Let’s see if I can simplify this for the uninitiated. There’s this thing called the Aether see, and it’s a power stone that can be used as a weapon. Actually it’s one of 6 stones in the Infinity Gauntlet. Ah but I’m getting ahead of myself here. The main baddie is Malekith (unrecognizable Christopher Eccleston), ruler of the Dark Elves, who wants to plunge the world into eternal darkness because well that‘s what villains do. He’s out for revenge or something. Anyway, Thor’s earth girlfriend, Jane, is inadvertently infected by the Aether following her teleportation to another realm. Malekith is somehow aware of this occurrence and now he‘s pursuing her. Side note: Thor is still in love with Jane and vice versa. Thor’s evil brother is currently in prison on Asgard for the war crimes he committed on Earth in Thor. However, Loki happens to knows of a secret portal to Malekith’s world so Thor must appeal to him for help.
The first half of Thor: The Dark World is needlessly complicated. You can probably tell from my encapsulation of just a mere fraction of the narrative. Additionally, it has more roles than a Shakespearean play. With names like Malekith, Algrim and Frigga, a playbill would’ve been helpful. Everyone finally restores peace to the 9 realms. On one, Vanaheim, there’s Lady Sif (Jaimie Alexander) and this group called the Warriors Three – Fandral (Zachary Levi), Volstagg (Ray Stevenson), and Hogun (Tadanobu Asano). The quartet of combatants reminded me of a band of vampires you might find in the Twilight franchise.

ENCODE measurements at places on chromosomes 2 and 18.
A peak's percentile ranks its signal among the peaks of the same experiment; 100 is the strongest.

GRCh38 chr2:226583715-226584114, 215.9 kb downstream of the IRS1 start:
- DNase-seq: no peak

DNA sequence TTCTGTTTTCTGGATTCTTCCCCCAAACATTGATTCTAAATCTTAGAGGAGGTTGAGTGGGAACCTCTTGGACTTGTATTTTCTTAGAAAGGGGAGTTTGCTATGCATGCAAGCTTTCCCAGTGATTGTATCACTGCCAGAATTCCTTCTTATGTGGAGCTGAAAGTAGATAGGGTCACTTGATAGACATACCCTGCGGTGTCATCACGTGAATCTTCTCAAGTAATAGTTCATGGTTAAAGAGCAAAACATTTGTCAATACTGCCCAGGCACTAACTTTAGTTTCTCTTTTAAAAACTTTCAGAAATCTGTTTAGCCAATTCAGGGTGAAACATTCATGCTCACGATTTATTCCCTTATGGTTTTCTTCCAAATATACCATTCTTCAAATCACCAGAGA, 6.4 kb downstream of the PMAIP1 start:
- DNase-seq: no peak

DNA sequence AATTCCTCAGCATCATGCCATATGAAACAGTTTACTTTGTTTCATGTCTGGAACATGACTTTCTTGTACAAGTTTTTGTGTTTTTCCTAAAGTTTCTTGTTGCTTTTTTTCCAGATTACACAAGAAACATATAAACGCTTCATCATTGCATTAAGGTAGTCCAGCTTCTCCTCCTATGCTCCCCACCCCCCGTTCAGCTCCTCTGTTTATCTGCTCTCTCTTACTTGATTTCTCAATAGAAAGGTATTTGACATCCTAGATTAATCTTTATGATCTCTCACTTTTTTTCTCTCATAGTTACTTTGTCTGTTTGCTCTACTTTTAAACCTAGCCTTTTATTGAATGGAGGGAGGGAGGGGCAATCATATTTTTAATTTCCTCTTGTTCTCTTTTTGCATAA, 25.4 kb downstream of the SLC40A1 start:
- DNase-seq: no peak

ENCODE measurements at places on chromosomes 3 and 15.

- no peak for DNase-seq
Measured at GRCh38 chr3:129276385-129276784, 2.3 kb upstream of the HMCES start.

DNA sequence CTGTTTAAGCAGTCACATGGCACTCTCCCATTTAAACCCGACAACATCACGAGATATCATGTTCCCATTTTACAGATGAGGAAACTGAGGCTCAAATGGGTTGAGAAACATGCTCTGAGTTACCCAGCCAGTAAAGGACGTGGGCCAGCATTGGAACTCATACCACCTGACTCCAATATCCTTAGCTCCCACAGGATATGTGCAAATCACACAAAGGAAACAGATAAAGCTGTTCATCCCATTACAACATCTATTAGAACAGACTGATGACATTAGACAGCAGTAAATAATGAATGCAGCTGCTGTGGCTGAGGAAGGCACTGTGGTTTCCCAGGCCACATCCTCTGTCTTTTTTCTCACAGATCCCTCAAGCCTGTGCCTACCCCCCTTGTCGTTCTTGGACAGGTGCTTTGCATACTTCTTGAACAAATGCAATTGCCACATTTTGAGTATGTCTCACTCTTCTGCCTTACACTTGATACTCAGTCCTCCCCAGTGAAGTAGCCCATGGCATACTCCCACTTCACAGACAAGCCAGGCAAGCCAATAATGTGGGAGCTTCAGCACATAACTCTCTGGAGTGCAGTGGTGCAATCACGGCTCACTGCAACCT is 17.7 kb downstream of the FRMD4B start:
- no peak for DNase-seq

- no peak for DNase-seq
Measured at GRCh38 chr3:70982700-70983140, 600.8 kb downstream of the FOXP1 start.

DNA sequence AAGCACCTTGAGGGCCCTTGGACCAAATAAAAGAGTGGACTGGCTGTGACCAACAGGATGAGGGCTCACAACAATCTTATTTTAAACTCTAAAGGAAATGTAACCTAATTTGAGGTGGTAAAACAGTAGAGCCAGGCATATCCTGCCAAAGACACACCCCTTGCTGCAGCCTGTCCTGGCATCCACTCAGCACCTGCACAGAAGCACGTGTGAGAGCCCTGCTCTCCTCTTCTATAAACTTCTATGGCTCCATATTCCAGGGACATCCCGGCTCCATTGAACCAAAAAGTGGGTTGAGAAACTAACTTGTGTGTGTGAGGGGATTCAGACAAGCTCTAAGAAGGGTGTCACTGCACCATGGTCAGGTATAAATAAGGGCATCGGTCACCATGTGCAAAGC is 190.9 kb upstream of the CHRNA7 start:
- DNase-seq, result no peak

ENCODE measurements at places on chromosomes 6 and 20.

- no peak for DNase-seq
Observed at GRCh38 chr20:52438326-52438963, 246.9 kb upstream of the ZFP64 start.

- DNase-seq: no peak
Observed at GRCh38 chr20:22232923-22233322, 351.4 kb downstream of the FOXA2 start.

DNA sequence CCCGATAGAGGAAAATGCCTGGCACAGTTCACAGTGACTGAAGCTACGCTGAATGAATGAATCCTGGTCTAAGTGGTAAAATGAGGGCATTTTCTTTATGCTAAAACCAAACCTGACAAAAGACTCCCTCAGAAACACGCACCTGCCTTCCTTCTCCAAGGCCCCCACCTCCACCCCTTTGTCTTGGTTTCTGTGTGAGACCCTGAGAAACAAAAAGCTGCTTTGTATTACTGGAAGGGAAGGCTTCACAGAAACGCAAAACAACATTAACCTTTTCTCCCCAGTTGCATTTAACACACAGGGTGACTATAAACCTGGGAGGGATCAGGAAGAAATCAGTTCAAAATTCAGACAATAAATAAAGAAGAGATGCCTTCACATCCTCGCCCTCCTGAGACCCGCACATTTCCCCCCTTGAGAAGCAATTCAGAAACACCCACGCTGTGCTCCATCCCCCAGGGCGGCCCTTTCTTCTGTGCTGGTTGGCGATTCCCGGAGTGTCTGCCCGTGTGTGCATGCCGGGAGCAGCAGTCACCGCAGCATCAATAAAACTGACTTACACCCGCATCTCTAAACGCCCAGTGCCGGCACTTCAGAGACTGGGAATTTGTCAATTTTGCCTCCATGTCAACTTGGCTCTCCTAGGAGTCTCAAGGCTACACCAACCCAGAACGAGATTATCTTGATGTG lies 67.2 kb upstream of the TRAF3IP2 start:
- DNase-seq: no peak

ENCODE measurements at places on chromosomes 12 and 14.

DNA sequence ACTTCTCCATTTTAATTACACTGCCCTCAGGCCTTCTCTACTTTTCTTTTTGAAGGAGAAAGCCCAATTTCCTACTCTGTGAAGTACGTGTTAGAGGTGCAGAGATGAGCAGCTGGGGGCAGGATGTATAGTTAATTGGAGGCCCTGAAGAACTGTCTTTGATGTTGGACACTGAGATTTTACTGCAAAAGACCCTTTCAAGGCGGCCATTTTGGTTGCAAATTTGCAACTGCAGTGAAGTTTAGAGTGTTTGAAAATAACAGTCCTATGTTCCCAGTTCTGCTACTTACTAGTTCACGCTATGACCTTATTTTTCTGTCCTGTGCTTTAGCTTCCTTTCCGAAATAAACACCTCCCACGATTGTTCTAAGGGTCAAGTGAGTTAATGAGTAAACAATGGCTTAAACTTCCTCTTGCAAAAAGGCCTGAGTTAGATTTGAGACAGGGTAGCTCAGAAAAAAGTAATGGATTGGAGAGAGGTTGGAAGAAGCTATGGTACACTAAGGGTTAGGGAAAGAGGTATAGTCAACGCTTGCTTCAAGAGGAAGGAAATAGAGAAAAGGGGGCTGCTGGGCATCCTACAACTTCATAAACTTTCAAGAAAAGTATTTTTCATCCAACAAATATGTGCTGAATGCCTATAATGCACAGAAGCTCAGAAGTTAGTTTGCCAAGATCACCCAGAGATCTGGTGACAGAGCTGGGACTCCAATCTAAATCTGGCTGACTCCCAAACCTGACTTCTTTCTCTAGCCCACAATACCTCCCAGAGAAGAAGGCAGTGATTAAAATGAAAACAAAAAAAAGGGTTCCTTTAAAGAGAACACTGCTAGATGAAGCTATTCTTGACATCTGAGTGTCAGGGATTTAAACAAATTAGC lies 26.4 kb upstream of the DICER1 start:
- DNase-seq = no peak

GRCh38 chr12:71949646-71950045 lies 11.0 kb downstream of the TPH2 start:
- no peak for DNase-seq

The lifeless introductory crawl of Thor: The Dark World is overly concerned with set up and exposition. It’s rather boring. Luckily, about halfway through things get moving. In fact I can specifically pinpoint the moment at which the tale is transformed. It occurs the second they free Loki from his prison. Thor and Loki are walking together and Loki starts shapeshifting both of them into various disguises as different people. It’s an amusing display and where the picture finally finds its humor. I still like Chris Hemsworth. He has a presence (physique, acting, smile) that makes him ideally suited for the Norse god. Yet Tom Hiddleston is so engaging that Thor is essentially reduced to a supporting actor in his own film. I dare say this is the Loki show.
Thor: The Dark World is saved by Tom Hiddleston. In a production with an astounding number of characters vying for attention, he stands out head and shoulders above the rest. I’ll credit the script as well which makes his “villain” the juiciest part. While he’s kept locked up in prison during the problematic first half, the story looks to be a dud. The overreliance on computer graphics were accomplished by a mind-blowing seven (7) VFX studios. At times the special effects threaten to asphyxiate the proceedings. Once Loki is released, the plot eventually regains its footing. It’s the human element that makes these superhero movies work. His performance and a more lighthearted touch in the second half elevate this fantasy into fun entertainment. This is a superhero movie after all, not some dour historical epic. Thanks to Hiddleston’s solid portrayal, the action ultimately becomes a rousing good time.
Note: By now, Marvel should have you conditioned to remain in your seat until the very end of one of their productions, but just in case you haven‘t been properly trained: There is the traditional ending, a mid-credits scene and then a post sequence after the final credits. Stay for all of them, although one vignette won’t make any make sense to filmgoers unfamiliar with next summer’s Guardians of the Galaxy.